A border-wall prototype is taken down in February in San Diego. (Gregory Bull/AP)

The House will appeal a federal judge’s decision rejecting its lawsuit to block spending on President Trump’s plan to build a wall at the U.S.-Mexico border, joining a legal battle over constitutional powers that may be headed to the Supreme Court.

The House on Monday gave notice of its plans to U.S. District Judge Trevor N. McFadden of Washington, six days after the judge said he would toss out the House case, finding that one chamber of Congress lacks legal standing to sue the president.

McFadden’s decision was at odds with a May 24 ruling by a federal judge in California who temporarily blocked part of the Trump administration’s plan in response to lawsuits brought by border communities and environmentalists alleging it would use money Congress never appropriated for that purpose.

Trump has said that his administration will seek an expedited appeal of U.S. District Judge Haywood S. Gilliam Jr.’s ruling in the Northern District of California, putting the sides on a collision course in appeals courts on both coasts.

At issue in both cases is whether the administration is violating the constitutional separation of powers between branches of the government by tapping $1 billion already transferred from military pay and pension accounts, as well as money from an emergency military construction fund that the administration said it intends to transfer but has not yet moved.

The House filed suit April 5 after House Speaker Nancy Pelosi (D-Calif.) accused the administration of “stealing from appropriated funds” by seeking to transfer $6.7 billion more for the effort than the $1.375 billion Congress approved.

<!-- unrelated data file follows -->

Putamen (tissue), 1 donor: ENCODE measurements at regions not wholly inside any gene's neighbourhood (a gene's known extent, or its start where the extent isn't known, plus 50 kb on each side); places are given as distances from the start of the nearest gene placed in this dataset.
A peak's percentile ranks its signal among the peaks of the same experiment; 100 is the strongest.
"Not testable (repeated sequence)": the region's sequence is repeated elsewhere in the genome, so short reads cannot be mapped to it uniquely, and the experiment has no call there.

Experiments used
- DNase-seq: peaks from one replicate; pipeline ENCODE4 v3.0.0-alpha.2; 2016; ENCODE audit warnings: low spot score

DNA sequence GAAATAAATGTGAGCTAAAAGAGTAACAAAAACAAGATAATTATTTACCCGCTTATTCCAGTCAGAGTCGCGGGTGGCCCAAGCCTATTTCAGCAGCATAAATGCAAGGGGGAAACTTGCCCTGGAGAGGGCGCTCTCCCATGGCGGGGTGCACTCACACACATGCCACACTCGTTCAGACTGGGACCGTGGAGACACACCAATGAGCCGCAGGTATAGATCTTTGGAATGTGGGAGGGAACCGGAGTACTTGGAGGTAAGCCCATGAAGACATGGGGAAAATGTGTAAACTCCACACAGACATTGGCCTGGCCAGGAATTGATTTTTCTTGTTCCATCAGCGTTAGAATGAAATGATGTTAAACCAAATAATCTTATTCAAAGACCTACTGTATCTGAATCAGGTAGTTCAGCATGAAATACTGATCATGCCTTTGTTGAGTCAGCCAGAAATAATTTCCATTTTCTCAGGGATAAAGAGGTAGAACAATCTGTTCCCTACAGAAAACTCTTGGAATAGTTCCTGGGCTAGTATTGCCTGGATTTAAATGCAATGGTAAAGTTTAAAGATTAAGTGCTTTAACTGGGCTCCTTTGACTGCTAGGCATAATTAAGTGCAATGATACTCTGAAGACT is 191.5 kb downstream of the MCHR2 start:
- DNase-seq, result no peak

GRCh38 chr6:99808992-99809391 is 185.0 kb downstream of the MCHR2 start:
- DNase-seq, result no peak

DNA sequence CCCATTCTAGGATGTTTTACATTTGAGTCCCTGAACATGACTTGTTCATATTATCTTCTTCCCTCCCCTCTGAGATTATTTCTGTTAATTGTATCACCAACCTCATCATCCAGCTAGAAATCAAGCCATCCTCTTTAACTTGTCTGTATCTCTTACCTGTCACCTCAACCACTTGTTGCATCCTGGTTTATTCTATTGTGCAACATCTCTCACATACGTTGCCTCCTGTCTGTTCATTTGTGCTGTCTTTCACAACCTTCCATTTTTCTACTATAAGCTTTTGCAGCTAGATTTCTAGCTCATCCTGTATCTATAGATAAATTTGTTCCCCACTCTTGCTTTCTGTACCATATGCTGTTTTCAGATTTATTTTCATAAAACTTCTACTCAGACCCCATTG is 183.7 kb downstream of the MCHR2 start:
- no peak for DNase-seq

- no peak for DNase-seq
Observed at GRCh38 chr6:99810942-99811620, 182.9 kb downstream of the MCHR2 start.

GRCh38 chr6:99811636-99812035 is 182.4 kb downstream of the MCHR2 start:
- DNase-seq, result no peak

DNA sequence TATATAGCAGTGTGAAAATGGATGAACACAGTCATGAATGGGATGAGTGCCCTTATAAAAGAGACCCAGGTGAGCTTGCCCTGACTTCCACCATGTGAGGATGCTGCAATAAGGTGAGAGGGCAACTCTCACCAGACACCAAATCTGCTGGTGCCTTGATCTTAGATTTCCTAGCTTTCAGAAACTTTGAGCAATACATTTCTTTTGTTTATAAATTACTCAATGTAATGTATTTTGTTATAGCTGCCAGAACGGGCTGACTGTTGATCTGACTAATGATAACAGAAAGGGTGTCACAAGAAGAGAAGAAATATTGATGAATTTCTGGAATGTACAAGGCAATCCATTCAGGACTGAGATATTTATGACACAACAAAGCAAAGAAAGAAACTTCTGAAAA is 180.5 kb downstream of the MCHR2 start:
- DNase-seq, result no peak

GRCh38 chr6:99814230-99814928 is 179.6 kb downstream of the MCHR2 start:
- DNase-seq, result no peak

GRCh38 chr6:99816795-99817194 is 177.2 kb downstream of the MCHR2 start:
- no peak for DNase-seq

Trump declared a national emergency in February to redirect mostly military-designated funding for the wall along the U.S.-Mexico border after losing a grueling two-month budget battle capped by a 35-day government shutdown.

McFadden’s ruling did not reach the merits of the House arguments. He acknowledged that the case “presents a close question,” while saying the Constitution provides the House with levers other than a lawsuit to use against the executive, including specifically denying funds, passing other legislation, conducting hearings and investigations, and overriding a president’s veto.

In California, Gilliam ruled in lawsuits brought by the Sierra Club and the Southern Border Communities Coalition that the administration cannot use transferred funds and blocked projects slated for immediate construction.

The decision applies to wall segments around Yuma, Ariz., and El Paso. With some contracts already awarded for construction, Gilliam said, allowing work to go forward before the legal issues have been fully resolved could cause irreparable harm.

He also said plaintiffs can come back to seek injunctions if the Trump administration announces additional projects at the border.